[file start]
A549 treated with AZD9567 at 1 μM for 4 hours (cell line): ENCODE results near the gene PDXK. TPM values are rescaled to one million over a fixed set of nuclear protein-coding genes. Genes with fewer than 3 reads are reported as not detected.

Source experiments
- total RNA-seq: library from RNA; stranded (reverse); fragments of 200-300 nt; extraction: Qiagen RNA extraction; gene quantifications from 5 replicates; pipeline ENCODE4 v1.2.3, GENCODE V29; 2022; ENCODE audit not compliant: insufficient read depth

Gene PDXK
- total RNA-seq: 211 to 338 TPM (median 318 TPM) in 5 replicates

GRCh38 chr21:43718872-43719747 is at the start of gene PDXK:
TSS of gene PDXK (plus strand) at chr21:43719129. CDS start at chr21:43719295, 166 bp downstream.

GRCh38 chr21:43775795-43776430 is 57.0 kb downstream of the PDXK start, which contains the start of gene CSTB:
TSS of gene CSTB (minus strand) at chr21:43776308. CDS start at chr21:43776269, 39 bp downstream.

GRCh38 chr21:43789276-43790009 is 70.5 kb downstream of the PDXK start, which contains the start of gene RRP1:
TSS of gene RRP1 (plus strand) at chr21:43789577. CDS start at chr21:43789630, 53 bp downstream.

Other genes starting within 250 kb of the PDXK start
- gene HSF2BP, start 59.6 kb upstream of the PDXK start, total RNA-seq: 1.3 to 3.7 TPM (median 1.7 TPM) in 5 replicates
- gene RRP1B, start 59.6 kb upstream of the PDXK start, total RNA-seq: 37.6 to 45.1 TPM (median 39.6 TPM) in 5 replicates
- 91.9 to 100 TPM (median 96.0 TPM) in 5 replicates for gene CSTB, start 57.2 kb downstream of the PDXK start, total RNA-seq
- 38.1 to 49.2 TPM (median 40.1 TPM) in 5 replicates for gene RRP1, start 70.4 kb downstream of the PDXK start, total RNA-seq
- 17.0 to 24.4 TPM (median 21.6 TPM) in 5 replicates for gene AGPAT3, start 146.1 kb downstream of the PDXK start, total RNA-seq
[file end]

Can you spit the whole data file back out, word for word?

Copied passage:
A549 treated with AZD9567 at 1 μM for 4 hours (cell line): ENCODE results near the gene PDXK. TPM values are rescaled to one million over a fixed set of nuclear protein-coding genes. Genes with fewer than 3 reads are reported as not detected.

Source experiments
- total RNA-seq: library from RNA; stranded (reverse); fragments of 200-300 nt; extraction: Qiagen RNA extraction; gene quantifications from 5 replicates; pipeline ENCODE4 v1.2.3, GENCODE V29; 2022; ENCODE audit not compliant: insufficient read depth

Gene PDXK
- total RNA-seq: 211 to 338 TPM (median 318 TPM) in 5 replicates

GRCh38 chr21:43718872-43719747 is at the start of gene PDXK:
TSS of gene PDXK (plus strand) at chr21:43719129. CDS start at chr21:43719295, 166 bp downstream.

GRCh38 chr21:43775795-43776430 is 57.0 kb downstream of the PDXK start, which contains the start of gene CSTB:
TSS of gene CSTB (minus strand) at chr21:43776308. CDS start at chr21:43776269, 39 bp downstream.

GRCh38 chr21:43789276-43790009 is 70.5 kb downstream of the PDXK start, which contains the start of gene RRP1:
TSS of gene RRP1 (plus strand) at chr21:43789577. CDS start at chr21:43789630, 53 bp downstream.

Other genes starting within 250 kb of the PDXK start
- gene HSF2BP, start 59.6 kb upstream of the PDXK start, total RNA-seq: 1.3 to 3.7 TPM (median 1.7 TPM) in 5 replicates
- gene RRP1B, start 59.6 kb upstream of the PDXK start, total RNA-seq: 37.6 to 45.1 TPM (median 39.6 TPM) in 5 replicates
- 91.9 to 100 TPM (median 96.0 TPM) in 5 replicates for gene CSTB, start 57.2 kb downstream of the PDXK start, total RNA-seq
- 38.1 to 49.2 TPM (median 40.1 TPM) in 5 replicates for gene RRP1, start 70.4 kb downstream of the PDXK start, total RNA-seq
- 17.0 to 24.4 TPM (median 21.6 TPM) in 5 replicates for gene AGPAT3, start 146.1 kb downstream of the PDXK start, total RNA-seq